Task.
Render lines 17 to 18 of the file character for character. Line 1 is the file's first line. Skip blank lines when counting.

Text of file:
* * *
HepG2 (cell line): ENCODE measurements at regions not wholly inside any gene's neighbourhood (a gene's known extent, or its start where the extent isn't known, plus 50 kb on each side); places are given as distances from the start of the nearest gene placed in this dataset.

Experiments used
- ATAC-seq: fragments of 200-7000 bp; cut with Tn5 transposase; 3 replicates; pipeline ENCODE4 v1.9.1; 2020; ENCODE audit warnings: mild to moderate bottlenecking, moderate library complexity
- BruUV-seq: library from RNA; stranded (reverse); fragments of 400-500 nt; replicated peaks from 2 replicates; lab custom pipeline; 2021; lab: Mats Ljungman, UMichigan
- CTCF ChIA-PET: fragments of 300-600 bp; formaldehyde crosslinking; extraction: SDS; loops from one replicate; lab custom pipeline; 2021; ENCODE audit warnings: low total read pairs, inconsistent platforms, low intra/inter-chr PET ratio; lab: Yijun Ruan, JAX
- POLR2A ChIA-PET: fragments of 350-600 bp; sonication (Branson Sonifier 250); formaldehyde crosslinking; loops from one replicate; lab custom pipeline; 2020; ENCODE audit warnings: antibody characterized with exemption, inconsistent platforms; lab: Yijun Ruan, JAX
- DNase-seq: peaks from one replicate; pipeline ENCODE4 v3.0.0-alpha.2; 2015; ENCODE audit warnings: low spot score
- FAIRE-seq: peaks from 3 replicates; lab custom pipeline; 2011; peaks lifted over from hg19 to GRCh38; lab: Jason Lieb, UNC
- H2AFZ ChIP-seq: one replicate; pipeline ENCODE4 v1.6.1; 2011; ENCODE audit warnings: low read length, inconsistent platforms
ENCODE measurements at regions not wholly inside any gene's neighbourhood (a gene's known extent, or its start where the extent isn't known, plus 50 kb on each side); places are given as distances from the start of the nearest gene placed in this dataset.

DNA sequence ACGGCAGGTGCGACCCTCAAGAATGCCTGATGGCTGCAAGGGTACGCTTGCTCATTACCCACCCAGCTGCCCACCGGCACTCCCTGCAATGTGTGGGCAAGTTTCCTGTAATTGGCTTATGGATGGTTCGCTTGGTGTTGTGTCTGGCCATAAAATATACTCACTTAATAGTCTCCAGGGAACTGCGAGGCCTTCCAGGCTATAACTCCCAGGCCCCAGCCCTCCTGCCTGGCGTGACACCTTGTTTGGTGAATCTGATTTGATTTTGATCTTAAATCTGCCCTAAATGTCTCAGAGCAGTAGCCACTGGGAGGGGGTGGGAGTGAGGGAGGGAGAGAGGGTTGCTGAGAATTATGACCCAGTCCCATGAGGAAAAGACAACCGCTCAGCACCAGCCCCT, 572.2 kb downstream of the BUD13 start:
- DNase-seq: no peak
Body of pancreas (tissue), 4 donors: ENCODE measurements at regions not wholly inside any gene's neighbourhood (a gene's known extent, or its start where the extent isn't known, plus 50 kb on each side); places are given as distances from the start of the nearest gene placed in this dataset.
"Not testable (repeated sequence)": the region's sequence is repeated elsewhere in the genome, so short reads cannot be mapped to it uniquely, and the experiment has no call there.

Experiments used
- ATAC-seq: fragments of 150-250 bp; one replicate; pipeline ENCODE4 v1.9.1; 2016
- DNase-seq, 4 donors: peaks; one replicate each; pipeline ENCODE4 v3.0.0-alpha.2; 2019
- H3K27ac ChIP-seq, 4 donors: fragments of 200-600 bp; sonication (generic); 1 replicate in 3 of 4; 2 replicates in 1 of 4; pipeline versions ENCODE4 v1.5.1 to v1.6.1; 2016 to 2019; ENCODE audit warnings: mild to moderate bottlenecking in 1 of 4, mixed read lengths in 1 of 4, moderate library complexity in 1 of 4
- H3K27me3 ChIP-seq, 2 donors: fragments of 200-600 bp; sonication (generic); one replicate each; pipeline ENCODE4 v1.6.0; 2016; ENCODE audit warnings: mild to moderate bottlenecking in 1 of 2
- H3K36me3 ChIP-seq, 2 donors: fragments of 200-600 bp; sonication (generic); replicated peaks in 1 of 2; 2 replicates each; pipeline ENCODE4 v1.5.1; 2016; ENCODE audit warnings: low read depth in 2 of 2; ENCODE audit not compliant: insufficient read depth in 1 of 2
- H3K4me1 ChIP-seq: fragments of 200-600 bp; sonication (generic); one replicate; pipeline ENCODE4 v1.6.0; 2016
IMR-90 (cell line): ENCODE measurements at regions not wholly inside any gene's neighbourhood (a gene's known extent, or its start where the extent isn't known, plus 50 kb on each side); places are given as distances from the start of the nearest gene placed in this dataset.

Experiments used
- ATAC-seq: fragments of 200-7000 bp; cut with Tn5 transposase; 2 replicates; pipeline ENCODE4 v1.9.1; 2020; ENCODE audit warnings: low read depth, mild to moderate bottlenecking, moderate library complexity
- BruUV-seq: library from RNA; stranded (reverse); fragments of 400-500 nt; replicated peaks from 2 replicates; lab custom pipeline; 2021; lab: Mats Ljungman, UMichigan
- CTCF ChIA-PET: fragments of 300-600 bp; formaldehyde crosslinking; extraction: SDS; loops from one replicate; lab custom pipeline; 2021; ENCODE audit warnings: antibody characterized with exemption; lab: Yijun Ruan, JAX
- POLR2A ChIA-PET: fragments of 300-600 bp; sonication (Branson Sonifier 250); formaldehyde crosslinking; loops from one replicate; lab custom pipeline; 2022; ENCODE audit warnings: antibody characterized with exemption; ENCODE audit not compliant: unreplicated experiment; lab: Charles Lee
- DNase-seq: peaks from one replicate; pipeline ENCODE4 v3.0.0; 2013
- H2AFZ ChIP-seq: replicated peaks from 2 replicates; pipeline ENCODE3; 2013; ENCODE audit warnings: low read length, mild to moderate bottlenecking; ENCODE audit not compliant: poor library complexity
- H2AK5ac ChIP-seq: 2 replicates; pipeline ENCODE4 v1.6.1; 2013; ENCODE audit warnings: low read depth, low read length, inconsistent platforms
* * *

- DNase-seq, 4 donors: peaks; one replicate each; pipeline ENCODE4 v3.0.0-alpha.2; 2019
- H3K27ac ChIP-seq, 4 donors: fragments of 200-600 bp; sonication (generic); 1 replicate in 3 of 4; 2 replicates in 1 of 4; pipeline versions ENCODE4 v1.5.1 to v1.6.1; 2016 to 2019; ENCODE audit warnings: mild to moderate bottlenecking in 1 of 4, mixed read lengths in 1 of 4, moderate library complexity in 1 of 4